NO Root For Note 5 or Galaxy S6 Edge + EVER! Thanks To Knox!

If they are going to do this to us they should at least remove the bloat and not have multiple apps that do the same thing installed. If we want say another email app we know were to get one.
 
Ahhh some dev is going to see this as a challenge.

My have times changed.... an article like this 2-3 years ago would have resulted in mass emails, tweets, and complaints from the community.

Now, people are like...ehhh Im over my root phase anyway.

I am in that camp. I have not rooted in a long time, and I currently own a nexus 6. There just isn't a huge need for it these days, as the stock ROMs have really gotten a lot better.

I have found that the only real reason that I could use root for is customization, but with a gazillion launchers out there, you can pretty much customize whatever you want with those, for free, without risk of messing up your phone or not getting an OTA, etc...

I have yet to find a custom ROM for this phone that works better than the stock one, they all tend to have at least one issue, or some app of mine that won't run on it...

It reminds me of the PC overclocking era... I started overlocking my PC back on a Cyrix 686 PR133... That's how far back I was doing it, I just dated myself there... haha

It was great to get near the performance of the $900 CPU out of the $300 CPU... But after several years, the law of diminishing returns kicked in and mid range and affordable CPU's were so fast, that risking drying your rig with exotic water cooling systems just to gain another 4% score in a synthetic benchmark, just wasn't worth it any more.

I feel like phones are hitting that point now, from a software perspective...

For those doing it, more power to them, but I think that like the PC, a lot of us that have been doing it a long time, come to realize that as time goes on, you spend a lot of time tweaking and fiddling, and in the end the gains just are not that much...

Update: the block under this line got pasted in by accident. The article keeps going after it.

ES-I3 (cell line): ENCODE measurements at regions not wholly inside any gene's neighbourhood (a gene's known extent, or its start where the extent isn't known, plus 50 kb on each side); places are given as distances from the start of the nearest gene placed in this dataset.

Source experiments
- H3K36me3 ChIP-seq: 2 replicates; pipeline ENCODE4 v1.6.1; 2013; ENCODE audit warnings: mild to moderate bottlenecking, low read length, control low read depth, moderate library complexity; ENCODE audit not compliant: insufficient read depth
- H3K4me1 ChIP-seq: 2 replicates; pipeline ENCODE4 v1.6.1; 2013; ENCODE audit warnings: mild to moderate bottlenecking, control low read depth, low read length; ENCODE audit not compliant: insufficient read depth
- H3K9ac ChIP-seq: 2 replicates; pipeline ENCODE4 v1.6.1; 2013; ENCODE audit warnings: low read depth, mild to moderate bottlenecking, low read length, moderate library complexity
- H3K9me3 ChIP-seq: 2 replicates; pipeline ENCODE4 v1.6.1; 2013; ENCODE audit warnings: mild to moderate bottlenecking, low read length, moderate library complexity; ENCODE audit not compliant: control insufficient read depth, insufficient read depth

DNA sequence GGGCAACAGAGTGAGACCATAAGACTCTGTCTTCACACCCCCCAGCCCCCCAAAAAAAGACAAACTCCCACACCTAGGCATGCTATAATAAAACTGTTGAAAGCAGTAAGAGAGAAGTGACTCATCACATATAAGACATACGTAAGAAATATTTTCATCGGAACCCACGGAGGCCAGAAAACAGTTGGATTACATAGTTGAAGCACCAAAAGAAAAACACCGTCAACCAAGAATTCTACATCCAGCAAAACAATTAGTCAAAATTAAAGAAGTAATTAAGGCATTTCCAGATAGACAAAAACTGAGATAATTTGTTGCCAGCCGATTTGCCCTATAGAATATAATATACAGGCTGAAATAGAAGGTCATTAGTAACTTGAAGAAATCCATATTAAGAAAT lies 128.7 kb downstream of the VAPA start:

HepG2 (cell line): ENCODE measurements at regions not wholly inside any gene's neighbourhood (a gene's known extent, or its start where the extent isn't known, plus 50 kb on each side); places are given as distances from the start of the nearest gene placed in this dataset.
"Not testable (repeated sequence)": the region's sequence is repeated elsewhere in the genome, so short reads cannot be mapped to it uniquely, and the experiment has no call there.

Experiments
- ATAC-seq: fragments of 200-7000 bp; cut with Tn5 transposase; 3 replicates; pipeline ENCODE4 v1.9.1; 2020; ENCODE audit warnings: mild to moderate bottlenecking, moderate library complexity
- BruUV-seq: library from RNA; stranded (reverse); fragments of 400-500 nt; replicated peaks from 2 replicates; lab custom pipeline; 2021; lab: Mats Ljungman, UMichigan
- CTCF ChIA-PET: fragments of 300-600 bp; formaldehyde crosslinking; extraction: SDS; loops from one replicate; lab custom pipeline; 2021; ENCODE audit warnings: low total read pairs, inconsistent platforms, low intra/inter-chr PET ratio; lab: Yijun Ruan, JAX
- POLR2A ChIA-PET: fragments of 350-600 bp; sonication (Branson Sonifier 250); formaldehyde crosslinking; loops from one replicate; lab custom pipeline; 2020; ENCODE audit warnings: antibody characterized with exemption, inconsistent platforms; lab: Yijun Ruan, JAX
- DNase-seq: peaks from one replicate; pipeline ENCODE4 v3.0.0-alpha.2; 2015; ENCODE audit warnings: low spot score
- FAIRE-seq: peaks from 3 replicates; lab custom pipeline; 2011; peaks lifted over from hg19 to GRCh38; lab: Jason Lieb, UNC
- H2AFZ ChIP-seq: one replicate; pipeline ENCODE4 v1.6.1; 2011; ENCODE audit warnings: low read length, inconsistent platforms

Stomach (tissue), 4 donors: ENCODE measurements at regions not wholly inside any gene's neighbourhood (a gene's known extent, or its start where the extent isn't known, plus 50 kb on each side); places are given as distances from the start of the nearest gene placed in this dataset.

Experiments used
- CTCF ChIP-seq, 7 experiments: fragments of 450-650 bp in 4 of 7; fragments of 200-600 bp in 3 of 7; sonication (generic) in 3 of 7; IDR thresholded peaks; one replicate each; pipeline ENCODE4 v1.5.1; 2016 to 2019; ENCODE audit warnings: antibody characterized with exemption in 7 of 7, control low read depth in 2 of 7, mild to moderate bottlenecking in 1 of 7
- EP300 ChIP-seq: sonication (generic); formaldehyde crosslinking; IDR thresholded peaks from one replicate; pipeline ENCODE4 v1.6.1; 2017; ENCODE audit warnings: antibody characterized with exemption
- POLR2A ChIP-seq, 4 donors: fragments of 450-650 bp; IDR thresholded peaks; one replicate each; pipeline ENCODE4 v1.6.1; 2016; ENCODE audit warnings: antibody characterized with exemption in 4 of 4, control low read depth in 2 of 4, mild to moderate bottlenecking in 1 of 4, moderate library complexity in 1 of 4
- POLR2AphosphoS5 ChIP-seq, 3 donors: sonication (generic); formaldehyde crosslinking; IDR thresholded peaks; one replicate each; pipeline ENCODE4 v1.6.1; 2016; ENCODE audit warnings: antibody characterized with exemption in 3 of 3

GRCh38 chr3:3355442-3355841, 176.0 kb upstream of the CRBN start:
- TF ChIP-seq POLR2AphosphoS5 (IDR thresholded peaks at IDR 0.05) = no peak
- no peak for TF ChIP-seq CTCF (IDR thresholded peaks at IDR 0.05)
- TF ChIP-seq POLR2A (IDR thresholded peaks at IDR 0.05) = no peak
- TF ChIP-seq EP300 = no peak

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The only thing I really miss with root is installing viper4android. I had that set up perfectly. Other than that I didn't really find myself utilizing it.

Sent from my XT1060 using Tapatalk
 
We go through these "to root or not to root" discussions from time to time. Basically I see it like this:

Rooted phone: I own the phone and can do what I want.
Unrooted phone: You own the phone and can do what YOU want.

Simple.
 
I started overlocking my PC back on a Cyrix 686 PR133... That's how far back I was doing it, I just dated myself there... haha...

686?? Filthy casual. ;) Just kidding.

My first PC was an IBM 8088...

We go through these "to root or not to root" discussions from time to time. Basically I see it like this:

Rooted phone: I own the phone and can do what I want.
Unrooted phone: You own the phone and can do what YOU want.

Simple.

Read that again. I think you missed a "don't" and a "can't" in there somewhere.
 
686?? Filthy casual. ;) Just kidding.

My first PC was an IBM 8088...



Read that again. I think you missed a "don't" and a "can't" in there somewhere.

No, that was the first PC that I personally overclocked... My first PC was a TI-99, then a Commodore 64, then the Commodore 64+4, then an ATT PC6300(8086), etc... ;-)
 
No, that was the first PC that I personally overclocked... My first PC was a TI-99, then a Commodore 64, then the Commodore 64+4, then an ATT PC6300(8086), etc... ;-)